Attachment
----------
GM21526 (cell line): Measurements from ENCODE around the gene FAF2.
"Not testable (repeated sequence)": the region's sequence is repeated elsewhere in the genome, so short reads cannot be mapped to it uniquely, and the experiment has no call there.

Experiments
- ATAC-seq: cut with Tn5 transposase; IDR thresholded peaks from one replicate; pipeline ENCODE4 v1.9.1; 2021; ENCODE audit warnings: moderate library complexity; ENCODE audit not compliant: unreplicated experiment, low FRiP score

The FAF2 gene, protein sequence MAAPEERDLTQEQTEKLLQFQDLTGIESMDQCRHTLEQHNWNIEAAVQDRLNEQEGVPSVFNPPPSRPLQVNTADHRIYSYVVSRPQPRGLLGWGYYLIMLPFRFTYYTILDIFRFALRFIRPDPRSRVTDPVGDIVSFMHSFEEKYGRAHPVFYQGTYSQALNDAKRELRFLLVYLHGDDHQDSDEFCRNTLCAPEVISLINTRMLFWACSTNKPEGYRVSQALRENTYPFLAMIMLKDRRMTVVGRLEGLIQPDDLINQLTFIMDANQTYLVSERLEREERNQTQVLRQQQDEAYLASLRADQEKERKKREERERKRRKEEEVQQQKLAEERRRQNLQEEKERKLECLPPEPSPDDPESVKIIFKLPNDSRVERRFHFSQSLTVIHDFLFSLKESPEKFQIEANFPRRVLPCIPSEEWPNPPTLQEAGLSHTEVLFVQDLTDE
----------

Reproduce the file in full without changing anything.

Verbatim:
GM21526 (cell line): Measurements from ENCODE around the gene FAF2.
"Not testable (repeated sequence)": the region's sequence is repeated elsewhere in the genome, so short reads cannot be mapped to it uniquely, and the experiment has no call there.

Experiments
- ATAC-seq: cut with Tn5 transposase; IDR thresholded peaks from one replicate; pipeline ENCODE4 v1.9.1; 2021; ENCODE audit warnings: moderate library complexity; ENCODE audit not compliant: unreplicated experiment, low FRiP score

The FAF2 gene, protein sequence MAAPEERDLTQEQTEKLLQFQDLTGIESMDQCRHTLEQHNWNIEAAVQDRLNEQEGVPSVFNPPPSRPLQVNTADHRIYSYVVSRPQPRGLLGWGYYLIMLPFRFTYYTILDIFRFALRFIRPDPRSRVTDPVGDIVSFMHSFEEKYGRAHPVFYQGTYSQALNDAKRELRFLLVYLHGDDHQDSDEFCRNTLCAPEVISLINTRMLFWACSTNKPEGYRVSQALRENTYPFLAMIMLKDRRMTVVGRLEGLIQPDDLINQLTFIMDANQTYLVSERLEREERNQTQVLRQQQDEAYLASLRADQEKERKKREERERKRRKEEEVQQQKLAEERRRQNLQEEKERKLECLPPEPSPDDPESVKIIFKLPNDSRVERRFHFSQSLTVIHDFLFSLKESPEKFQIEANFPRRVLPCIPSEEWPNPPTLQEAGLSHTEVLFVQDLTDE